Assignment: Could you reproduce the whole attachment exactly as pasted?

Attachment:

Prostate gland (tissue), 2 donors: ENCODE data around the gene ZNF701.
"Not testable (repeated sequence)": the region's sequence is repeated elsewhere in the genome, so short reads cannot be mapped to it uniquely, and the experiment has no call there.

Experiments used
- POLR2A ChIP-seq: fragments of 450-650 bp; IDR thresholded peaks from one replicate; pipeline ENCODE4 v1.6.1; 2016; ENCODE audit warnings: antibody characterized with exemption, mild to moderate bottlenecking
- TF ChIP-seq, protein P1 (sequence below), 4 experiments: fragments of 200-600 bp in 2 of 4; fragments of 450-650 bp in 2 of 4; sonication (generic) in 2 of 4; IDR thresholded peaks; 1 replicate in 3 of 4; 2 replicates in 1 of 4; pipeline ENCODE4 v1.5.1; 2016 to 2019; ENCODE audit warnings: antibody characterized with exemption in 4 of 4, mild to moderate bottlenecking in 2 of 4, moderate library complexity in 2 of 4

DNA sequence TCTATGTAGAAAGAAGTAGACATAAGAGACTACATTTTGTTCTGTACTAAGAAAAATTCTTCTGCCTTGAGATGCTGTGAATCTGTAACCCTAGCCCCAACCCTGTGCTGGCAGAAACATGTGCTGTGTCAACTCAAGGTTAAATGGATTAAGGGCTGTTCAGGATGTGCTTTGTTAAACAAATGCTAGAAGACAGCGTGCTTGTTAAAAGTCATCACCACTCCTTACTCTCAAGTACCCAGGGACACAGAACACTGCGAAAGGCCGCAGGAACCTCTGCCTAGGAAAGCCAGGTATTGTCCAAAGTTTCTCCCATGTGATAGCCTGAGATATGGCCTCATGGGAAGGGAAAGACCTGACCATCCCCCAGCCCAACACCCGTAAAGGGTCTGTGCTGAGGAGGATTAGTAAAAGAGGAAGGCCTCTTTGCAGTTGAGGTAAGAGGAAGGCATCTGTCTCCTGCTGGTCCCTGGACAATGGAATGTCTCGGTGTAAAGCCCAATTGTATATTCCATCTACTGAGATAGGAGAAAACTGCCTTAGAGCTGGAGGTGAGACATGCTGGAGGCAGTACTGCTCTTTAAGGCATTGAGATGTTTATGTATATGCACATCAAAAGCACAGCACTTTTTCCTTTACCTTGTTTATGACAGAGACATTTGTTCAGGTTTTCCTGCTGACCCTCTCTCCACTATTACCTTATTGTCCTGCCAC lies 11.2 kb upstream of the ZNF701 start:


Prostate gland (tissue), 2 donors: ENCODE data around the gene ZNF701.
"Not testable (repeated sequence)": the region's sequence is repeated elsewhere in the genome, so short reads cannot be mapped to it uniquely, and the experiment has no call there.

Experiments used
- POLR2A ChIP-seq: fragments of 450-650 bp; IDR thresholded peaks from one replicate; pipeline ENCODE4 v1.6.1; 2016; ENCODE audit warnings: antibody characterized with exemption, mild to moderate bottlenecking
- TF ChIP-seq, protein P1 (sequence below), 4 experiments: fragments of 200-600 bp in 2 of 4; fragments of 450-650 bp in 2 of 4; sonication (generic) in 2 of 4; IDR thresholded peaks; 1 replicate in 3 of 4; 2 replicates in 1 of 4; pipeline ENCODE4 v1.5.1; 2016 to 2019; ENCODE audit warnings: antibody characterized with exemption in 4 of 4, mild to moderate bottlenecking in 2 of 4, moderate library complexity in 2 of 4

DNA sequence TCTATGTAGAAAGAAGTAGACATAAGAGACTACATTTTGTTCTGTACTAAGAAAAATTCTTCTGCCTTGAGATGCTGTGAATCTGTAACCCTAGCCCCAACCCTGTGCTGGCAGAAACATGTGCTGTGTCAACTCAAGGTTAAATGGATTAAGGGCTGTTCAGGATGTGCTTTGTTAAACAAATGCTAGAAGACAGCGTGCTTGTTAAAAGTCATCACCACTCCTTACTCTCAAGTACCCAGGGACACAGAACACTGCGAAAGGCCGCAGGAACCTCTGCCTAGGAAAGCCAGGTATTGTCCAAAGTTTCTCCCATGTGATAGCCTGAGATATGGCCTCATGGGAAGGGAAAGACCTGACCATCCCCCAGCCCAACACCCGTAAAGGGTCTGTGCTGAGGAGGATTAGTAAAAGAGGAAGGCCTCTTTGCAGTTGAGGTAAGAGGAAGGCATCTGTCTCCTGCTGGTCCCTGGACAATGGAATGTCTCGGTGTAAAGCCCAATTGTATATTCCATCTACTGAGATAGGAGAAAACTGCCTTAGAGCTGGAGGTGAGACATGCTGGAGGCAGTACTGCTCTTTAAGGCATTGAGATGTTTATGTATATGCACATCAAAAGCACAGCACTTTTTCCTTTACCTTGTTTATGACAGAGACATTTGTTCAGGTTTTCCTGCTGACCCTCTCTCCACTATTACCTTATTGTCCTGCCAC lies 11.2 kb upstream of the ZNF701 start: